Russia-Ukraine Conflict Exacts Toll on N. American Markets

Nutrien, Natural Resources in Focus

Equity markets in Toronto felt around for the bruises much of the day, as weakness consumer and financial stocks overwhelmed strong gains in resource stocks. Investors are still worried about the state of affairs in Ukraine, as Russian troops continued their assault.

The TSX Composite tumbled 143.8 points to close Tuesday at 20,982.56.

The Canadian dollar doffed half a cent to 78.45 cents U.S.

Market leaders included T-D, sagging $3.39, or 3%, to $98.87, while Suncor Energy moved north 37 cents, or 1%, to $39.12.

Nutrien shares swooned $1.22, or 2.2%, to $107.80, while Canadian Natural Resources improved 49 cents to $71.30, and Enbridge added 51 cents to $55.27.

On the economic calendar, Statistics Canada reported real gross domestic product (GDP) grew 1.6% in the fourth quarter of 2021, following a 1.3% rise in the third quarter.

The agency went on to say real GDP posted a strong 4.6% growth in 2021, after the COVID-19 pandemic-induced decline (-5.2%) in 2020.

Prime Minister Justin Trudeau said Canada will supply anti-tank weapons and upgraded ammunition to Ukraine to support its fight against a Russian invasion, and it will ban imports of Russian crude oil.

ON BAYSTREET

The TSX Venture added 2.96 points to 852.53.

Of the 12 TSX subgroups, seven were negative, as consumer discretionary stocks dropped 3.3%, while financials and health-care issues each wilted 1.9%.

The five gainers were led by gold, better by 4.6%, materials, picking up 2.4%, and energy revved up 1.2%.

ON WALLSTREET

U.S. stocks slid Tuesday, the first day of March, as oil prices surged and investors continued to monitor the fighting between Russia and Ukraine

The Dow Jones Industrials weakened 598.64 points, or 1.8%, to end Tuesday at 33,294.95.

The S&P 500 stumbled 67.7 points, or 1.6%, to 4,306.24.

The NASDAQ Composite Index dropped 218.94 points, or 1.6%, to 13,532.46.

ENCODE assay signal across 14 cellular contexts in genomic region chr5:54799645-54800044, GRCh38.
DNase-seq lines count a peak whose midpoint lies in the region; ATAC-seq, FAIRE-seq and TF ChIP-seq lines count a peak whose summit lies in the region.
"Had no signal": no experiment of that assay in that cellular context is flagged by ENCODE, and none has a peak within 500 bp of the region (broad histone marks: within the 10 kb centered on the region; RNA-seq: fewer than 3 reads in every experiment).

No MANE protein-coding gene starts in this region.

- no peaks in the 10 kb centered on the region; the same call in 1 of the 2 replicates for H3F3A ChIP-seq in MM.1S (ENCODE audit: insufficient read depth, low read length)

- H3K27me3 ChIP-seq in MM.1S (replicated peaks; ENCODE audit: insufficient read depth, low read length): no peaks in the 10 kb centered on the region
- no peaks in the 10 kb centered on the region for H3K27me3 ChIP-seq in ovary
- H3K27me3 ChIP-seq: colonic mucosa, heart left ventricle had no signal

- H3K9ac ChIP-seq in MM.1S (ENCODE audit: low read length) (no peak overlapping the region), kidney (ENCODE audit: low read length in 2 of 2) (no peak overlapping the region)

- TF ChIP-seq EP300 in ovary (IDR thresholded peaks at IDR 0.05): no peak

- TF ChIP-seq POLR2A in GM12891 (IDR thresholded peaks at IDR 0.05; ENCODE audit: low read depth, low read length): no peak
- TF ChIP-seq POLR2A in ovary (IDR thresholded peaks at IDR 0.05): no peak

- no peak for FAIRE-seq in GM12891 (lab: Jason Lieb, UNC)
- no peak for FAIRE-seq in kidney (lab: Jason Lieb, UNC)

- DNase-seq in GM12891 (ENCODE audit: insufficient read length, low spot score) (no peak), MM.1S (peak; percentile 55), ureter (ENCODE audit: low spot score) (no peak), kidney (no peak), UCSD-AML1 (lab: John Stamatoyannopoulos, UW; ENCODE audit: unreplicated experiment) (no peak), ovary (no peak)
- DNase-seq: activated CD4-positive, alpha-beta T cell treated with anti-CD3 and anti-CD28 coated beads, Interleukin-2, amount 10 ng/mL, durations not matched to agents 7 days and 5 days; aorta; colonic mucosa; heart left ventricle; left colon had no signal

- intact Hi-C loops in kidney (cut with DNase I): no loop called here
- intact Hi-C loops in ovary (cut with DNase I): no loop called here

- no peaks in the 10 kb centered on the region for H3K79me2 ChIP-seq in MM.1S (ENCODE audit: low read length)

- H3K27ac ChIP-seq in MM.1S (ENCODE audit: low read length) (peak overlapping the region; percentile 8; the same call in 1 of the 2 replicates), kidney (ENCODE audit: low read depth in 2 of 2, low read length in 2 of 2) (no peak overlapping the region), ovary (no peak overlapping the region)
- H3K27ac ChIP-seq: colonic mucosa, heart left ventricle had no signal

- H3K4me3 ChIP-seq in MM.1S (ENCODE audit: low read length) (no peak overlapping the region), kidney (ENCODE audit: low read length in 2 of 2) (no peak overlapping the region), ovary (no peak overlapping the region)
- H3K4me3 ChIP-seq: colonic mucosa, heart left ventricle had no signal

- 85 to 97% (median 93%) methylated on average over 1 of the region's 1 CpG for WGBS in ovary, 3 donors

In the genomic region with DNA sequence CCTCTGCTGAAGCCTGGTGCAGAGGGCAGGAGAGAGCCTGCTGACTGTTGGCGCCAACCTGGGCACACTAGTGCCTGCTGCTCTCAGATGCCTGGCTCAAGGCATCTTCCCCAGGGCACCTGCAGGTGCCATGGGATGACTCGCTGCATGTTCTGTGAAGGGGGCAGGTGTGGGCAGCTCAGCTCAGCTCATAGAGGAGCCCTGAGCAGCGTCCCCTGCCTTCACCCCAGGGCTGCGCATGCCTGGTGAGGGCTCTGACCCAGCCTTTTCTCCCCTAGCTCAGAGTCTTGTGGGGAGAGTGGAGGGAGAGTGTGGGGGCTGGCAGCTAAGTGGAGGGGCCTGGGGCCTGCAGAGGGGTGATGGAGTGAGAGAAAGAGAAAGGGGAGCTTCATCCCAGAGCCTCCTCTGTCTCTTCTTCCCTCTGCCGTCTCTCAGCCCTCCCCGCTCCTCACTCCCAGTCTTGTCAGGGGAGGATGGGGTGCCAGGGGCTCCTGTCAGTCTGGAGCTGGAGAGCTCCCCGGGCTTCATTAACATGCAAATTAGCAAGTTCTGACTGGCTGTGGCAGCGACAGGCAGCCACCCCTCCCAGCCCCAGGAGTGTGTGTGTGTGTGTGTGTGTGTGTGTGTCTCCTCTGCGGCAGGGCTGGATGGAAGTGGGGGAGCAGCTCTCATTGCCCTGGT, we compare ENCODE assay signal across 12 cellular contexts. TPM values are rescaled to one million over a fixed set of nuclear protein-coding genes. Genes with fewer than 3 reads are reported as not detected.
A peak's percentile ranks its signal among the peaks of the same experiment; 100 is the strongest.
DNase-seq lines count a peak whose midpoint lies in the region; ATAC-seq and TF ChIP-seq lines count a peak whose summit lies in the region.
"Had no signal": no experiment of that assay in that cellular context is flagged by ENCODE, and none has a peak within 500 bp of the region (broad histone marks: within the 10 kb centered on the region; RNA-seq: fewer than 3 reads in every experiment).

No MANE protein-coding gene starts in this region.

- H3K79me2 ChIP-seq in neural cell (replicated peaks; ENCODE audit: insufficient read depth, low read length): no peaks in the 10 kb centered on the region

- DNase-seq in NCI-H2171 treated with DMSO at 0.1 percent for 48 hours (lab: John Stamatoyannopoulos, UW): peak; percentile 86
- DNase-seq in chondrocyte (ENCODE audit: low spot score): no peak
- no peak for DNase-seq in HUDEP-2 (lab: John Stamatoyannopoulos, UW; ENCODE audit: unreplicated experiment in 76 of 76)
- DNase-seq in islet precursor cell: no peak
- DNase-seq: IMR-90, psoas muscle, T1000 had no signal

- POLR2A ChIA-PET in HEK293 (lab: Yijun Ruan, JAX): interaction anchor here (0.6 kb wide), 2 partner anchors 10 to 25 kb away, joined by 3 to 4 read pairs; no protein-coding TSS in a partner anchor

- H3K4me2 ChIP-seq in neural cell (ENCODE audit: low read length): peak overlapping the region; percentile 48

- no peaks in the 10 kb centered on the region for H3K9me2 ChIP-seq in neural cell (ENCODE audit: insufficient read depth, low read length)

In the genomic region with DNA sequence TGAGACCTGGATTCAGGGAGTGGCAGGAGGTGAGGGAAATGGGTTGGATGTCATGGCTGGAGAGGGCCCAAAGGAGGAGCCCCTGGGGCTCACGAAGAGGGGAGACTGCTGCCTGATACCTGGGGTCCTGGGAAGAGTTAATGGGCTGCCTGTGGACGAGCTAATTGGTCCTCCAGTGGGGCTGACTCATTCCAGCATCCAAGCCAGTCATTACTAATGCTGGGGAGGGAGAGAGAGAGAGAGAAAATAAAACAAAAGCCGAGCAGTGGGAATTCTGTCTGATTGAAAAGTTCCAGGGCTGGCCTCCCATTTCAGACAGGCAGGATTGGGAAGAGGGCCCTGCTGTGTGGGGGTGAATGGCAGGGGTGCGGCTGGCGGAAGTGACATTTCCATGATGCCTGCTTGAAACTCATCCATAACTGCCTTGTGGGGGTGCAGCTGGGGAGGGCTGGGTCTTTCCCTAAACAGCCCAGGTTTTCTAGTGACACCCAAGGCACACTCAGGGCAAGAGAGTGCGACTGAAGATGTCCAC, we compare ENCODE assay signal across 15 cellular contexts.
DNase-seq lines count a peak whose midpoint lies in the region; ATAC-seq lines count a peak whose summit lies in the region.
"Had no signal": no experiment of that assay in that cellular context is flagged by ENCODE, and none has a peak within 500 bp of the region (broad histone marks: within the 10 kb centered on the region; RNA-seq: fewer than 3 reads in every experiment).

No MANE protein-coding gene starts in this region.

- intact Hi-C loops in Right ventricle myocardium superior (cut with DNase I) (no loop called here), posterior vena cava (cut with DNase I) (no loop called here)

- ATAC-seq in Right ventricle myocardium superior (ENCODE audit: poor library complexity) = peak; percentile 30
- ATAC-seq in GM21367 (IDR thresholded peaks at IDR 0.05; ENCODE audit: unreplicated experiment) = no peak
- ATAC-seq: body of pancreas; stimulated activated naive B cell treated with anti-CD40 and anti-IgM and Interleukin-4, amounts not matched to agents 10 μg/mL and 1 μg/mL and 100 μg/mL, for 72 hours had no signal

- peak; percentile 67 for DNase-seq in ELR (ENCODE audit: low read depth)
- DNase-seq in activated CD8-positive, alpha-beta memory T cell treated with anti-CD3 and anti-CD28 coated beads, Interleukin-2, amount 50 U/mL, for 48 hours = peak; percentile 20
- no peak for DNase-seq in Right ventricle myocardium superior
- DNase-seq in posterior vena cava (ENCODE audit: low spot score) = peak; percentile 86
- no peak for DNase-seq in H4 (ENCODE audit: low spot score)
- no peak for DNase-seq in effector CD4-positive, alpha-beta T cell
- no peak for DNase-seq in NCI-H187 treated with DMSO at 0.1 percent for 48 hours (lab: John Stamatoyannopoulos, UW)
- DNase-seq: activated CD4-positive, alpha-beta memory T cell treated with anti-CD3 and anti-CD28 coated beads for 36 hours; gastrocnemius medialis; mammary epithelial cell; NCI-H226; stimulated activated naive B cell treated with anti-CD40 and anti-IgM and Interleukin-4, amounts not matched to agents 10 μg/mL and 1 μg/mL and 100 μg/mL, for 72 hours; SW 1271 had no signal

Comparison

Financial stocks were some of the biggest losers on the day, with Bank of America down 3.6%, Wells Fargo off 5% and Charles Schwab tumbling more than 6%.

The lower bond yields could potentially take a bite out of bank profits, while the conflict in Eastern Europe and sanctions on Russia have some traders worried about disruption in credit markets.

Some of the market’s losses were offset by strong Target earnings, as the big box retailer posted profit of $3.19 a share that was well ahead of Wall Street estimates. Shares jumped 11%.

The lower bond yields could potentially take a bite out of bank profits, while the conflict in Eastern Europe and sanctions on Russia have some traders worried about disruption in credit markets.

As corporate earnings season winds down, cloud giant Salesforce reports results after the close.

The decline in stocks came as satellite cameras captured a convoy of Russian military vehicles apparently on its way to Kyiv, the Ukrainian capital.

The continued aggression from Russia pushed energy prices higher. West Texas Intermediate crude futures jumped 5% on Tuesday morning, breaking above $101 per barrel and hitting its highest level in seven years.

On the economic front, construction spending data for January came in well above expectations, while purchasing manager’s index readings from the Institute for Supply Management and Markit were both roughly in line with estimates.

Prices for the 10-year Treasury gained sharply, lowering yields to 1.72% from 1.83% on Monday. Treasury prices and yields move in opposite directions.

The price of oil leaped $8.65 to $104.37 U.S. a barrel.

Gold prices ballooned $46.00 to $1,946.70 U.S. per ounce.